A Biblical Approach to Incarnational Evangelism, Part 2

This series is based on excerpts from the Hirsch/Frost groundbreaking collaborative, The Shaping of Things to Come. You can find part one here.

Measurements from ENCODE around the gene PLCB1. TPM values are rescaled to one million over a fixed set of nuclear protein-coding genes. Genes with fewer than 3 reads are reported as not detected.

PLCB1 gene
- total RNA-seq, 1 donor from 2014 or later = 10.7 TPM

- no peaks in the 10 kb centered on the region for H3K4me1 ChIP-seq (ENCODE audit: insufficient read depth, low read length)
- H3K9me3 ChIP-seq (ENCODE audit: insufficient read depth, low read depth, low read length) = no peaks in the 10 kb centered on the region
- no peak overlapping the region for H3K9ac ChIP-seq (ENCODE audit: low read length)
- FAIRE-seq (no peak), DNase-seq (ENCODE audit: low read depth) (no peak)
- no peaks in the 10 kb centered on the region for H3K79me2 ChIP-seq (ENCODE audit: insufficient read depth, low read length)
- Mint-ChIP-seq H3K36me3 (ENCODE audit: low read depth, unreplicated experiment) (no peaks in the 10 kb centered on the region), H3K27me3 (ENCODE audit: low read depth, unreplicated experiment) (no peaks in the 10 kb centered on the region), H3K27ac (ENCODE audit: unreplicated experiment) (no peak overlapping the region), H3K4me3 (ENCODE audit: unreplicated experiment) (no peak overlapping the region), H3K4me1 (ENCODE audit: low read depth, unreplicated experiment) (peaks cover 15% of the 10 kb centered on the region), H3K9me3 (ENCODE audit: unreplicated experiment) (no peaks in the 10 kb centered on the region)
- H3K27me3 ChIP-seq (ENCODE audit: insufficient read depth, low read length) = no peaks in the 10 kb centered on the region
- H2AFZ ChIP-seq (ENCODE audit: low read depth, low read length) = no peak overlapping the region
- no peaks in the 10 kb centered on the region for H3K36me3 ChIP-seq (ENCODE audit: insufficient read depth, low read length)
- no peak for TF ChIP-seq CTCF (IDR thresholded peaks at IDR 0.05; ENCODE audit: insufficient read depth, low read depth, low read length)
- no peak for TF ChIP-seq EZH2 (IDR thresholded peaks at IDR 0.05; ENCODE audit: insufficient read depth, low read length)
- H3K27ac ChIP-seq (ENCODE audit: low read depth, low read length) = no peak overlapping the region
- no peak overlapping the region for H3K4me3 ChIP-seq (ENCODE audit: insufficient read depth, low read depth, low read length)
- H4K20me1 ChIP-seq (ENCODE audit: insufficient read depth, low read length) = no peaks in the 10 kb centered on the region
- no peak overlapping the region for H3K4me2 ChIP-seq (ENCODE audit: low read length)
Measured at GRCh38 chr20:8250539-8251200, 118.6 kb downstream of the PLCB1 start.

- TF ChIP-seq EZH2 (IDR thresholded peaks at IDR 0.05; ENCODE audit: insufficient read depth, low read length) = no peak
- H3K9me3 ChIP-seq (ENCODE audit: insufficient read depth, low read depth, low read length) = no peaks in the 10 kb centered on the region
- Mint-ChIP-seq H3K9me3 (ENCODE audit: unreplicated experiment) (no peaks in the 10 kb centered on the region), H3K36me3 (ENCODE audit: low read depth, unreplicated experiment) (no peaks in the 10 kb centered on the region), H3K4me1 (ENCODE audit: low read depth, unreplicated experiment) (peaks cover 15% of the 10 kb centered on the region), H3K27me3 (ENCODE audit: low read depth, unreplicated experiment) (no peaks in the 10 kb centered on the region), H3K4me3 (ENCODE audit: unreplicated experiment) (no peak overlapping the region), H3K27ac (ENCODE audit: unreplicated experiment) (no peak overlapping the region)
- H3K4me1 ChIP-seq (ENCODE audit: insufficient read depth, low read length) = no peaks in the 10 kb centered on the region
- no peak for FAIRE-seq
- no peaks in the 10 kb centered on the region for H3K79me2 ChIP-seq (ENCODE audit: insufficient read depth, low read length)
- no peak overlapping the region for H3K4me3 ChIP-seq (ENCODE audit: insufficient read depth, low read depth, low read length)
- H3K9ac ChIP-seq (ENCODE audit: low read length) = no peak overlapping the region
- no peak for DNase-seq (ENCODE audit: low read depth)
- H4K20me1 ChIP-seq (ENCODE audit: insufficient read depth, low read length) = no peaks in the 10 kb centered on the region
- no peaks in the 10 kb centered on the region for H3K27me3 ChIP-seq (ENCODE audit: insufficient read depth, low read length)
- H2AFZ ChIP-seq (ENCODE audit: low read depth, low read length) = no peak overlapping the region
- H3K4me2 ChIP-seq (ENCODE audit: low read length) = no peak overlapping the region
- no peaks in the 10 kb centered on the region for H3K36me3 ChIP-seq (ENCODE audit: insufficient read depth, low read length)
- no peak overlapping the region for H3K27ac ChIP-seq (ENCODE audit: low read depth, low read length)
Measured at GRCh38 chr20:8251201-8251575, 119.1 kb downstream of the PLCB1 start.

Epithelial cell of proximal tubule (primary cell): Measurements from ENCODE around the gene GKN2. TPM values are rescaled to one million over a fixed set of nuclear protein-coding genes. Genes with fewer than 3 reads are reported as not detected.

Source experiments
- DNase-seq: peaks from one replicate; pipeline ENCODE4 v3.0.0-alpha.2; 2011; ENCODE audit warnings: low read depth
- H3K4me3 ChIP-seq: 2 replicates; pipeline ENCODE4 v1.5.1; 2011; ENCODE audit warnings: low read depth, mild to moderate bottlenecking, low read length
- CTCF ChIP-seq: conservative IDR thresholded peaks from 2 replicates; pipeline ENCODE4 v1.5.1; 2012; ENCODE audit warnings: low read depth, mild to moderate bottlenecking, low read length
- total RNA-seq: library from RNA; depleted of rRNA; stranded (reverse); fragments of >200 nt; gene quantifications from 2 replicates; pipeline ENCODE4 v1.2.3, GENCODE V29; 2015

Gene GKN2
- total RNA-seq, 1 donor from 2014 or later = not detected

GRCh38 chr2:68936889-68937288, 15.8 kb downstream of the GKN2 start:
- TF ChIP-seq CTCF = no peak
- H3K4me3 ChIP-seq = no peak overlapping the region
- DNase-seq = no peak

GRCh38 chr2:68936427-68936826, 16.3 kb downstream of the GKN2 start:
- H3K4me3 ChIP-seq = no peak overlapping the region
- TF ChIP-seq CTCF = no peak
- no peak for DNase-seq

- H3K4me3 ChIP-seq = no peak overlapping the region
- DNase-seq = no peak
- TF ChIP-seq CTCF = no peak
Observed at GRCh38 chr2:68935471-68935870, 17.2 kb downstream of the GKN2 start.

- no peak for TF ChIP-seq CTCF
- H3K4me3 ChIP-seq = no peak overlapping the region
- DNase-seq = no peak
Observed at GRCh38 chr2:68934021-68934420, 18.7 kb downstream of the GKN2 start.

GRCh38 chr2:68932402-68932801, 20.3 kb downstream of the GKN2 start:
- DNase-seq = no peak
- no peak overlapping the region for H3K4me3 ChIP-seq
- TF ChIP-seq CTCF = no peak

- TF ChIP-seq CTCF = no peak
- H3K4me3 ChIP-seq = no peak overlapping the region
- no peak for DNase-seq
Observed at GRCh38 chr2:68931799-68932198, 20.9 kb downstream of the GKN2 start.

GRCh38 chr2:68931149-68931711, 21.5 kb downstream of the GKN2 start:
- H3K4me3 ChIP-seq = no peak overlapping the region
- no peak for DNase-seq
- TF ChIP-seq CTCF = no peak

This is the third primary commitment of a missional-incarnational church’s infiltration of society. If the church is living an intriguing new lifestyle that is so marked by goodness that it makes the gospel attractive, then to truly be effective it follows that this lifestyle must be lived in close proximity to not-yet-Christians. Paul took this seriously in his mediation of the Corinthian factions that had split over the issue of eating food offered to idols (1 Cor. 10:27–11:1). On the one hand the debate about “clean” and “unclean” food was a philosophical-theological issue. It concerned the inherent godliness (or lack thereof) of the material world. But on the other hand, it was a social-missional issue. It concerned the question, “At whose table can I eat?” Paul attempted to address the issue at the theological level (1 Cor. 10:25–26), but his chief concern seemed to be the missional perspective. He was primarily concerned that the Corinthian church not cut itself off from not-yet-Christians by refusing their hospitality if their food had been offered to idols. He wrote, “If some unbeliever invites you to a meal and you want to go, eat whatever is put before you without raising questions of conscience” (1 Cor. 10:27). Paul was defending his theological position regarding the liberty of the Christian, but he was also writing like a missionary. Paul was obviously eager to encourage Christians to engage fully in close interactions with those not yet part of the faith community. In 1 Corinthians 5:9–10, speaking this time of sexual immorality, he drew the distinction between disciplining a destructively immoral Christian and the church’s attitude toward not-yet-believers. “I have written you in my letter not to associate with sexually immoral people—not at all meaning the people of this world who are immoral, or the greedy and swindlers, or idolaters. In that case you would have to leave this world.” Alan’s ministry at South Melbourne Restoration Community featured significant contact with the gay community of Melbourne. Following the advice of Paul, the church maintained as good and open a relationship with that community as they could. But there were times when someone claiming to be a Christian began meeting with the church and was openly sexually provocative with those new believers who had left a gay lifestyle to follow Christ. Under those circumstances, the leadership of the church felt it was right and proper to deal with the “immoral brother” (as Paul calls him) while remaining in relationship with many other gay not-yet-Christians.